Let your light shine before men

He said to them, 'Do you bring in a lamp to put it under a bowl or a bed? Instead, don't you put it on its stand? For whatever is hidden is meant to be disclosed, and whatever is concealed is meant to be brought out into the open. If anyone has ears to hear, let him hear.' (Mar 4:21–23)

Luke's Gospel helps us to understand what Jesus was saying.

'No-one lights a lamp and hides it in a jar or puts it under a bed. Instead, he puts it on a stand, so that those who come in can see the light.' (Luk 8:16)

The first theme

Theme study—choosing a biblical subject and tracing its development through Scripture—is a fascinating and rewarding method of Bible study. It shows the student, apart from anything else, that even though the Bible is a compilation of many books written by many authors it is, in reality, one book written by One author.

The conflict and contrast between light and darkness is the first theme to be revealed in Scripture and its revelation begins in the first verses of Genesis. The first thing we are told is that God created the heavens and the earth. The next thing we are told is that darkness was over the surface of the deep (Gen 1:1–2).

Then God said, 'Let there be light,' and there was light. He saw that the light was good and separated the light from the darkness. And there was evening and morning—the first day (Gen 1:3–5).

Why did God separate the light from the darkness? He did that because light can have no fellowship with darkness (2Co 6:14).

The Bible is not only a historical book that tells us what has happened in the past, it's also a spiritual book that teaches spiritual truths; and it does that from the beginning.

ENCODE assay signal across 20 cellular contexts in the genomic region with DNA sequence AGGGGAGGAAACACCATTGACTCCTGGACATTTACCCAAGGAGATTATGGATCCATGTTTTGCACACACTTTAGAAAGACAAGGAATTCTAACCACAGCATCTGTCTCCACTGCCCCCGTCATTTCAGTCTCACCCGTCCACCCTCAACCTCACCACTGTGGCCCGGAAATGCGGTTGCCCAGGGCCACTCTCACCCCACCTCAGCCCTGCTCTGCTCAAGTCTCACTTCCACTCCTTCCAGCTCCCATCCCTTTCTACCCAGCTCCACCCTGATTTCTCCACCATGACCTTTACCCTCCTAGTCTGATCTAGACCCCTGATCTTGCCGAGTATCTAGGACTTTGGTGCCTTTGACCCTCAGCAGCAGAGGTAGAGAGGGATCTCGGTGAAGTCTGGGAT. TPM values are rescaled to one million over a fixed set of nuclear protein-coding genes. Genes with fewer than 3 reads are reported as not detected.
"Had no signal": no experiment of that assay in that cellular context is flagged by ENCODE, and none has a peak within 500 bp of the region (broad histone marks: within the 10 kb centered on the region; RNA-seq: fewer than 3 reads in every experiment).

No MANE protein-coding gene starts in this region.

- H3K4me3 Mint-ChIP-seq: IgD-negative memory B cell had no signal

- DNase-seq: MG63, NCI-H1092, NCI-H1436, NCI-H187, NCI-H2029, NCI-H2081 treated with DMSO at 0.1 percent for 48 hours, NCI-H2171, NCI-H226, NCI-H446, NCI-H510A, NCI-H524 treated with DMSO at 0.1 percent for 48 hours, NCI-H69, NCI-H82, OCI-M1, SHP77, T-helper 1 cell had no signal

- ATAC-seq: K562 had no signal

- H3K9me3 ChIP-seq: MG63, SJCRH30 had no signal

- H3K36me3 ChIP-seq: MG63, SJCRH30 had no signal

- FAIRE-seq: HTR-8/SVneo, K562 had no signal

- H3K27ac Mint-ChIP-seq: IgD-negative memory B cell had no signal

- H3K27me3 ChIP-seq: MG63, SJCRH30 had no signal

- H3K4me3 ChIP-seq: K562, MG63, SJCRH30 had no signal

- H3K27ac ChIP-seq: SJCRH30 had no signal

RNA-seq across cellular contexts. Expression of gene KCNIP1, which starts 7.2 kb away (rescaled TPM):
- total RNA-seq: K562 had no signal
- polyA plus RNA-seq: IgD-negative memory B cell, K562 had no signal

The earth gets its physical light from the sun, the moon and the stars, but they weren't created until the fourth day (Gen 1:14–19), so where did the light come from on the first day? Have you ever thought about that?

Jesus is the light of the world

The word 'light' in the Bible is used to represent four things:

So what was the light that appeared in Gen 1:3 and where did it come from? It was spiritual light and it came from Jesus Christ who is the light of the world (Joh 8:12). Note that God didn't say the darkness was good, but only the light.

But why is spiritual light mentioned in the Bible before physical light? It's mentioned before physical light because it's more important than physical light: we are not saved through the sun, but through the Son. Spiritual light wasn't created in Gen 1:3—it's not a physical thing. Spiritual light comes from God and is eternal, even as God is eternal.

What we see at the beginning of the Bible is a prophetic picture of what was going to happen through Jesus Christ. Not only did Jesus create the world (Col 1:16; Joh 1:3,10), he was going to bring spiritual light into the world.

The apostle John wrote:

The true light that gives light to every man was coming into the world. (Joh 1:9)

Not the sun, the moon or the stars… but the Son of God! The proclamation made at the dawn of creation—'let there be light'—was about to be fulfilled (2Co 4:6).

When Jesus began his ministry, Matthew wrote:

'…the people living in darkness have seen a great light; on those living in the land of the shadow of death a light has dawned.' (Mat 4:16)

That great light (Jesus Christ) came into the world to shine spiritual light into our spiritual darkness so we may know God and live (Joh 1:4).

We are the light of the world

Jesus said:

'While I am in the world, I am the light of the world.' (Joh 9:5)

While Jesus was in the world he was the source of spiritual light in the world; but he's now in heaven. Does that mean the world is without spiritual light? No.

Jesus said to his disciples:

'You are the light of the world. A city on a hill cannot be hidden. Neither do people light a lamp and put it under a bowl. Instead they put it on its stand, and it gives light to everyone in the house. (Mat 5:14–15)

Lamps are lit for one purpose: to provide light for people. We, the disciples of Jesus Christ, are now the light of the world. Jesus has lit us up so we can be the source of spiritual light on his behalf.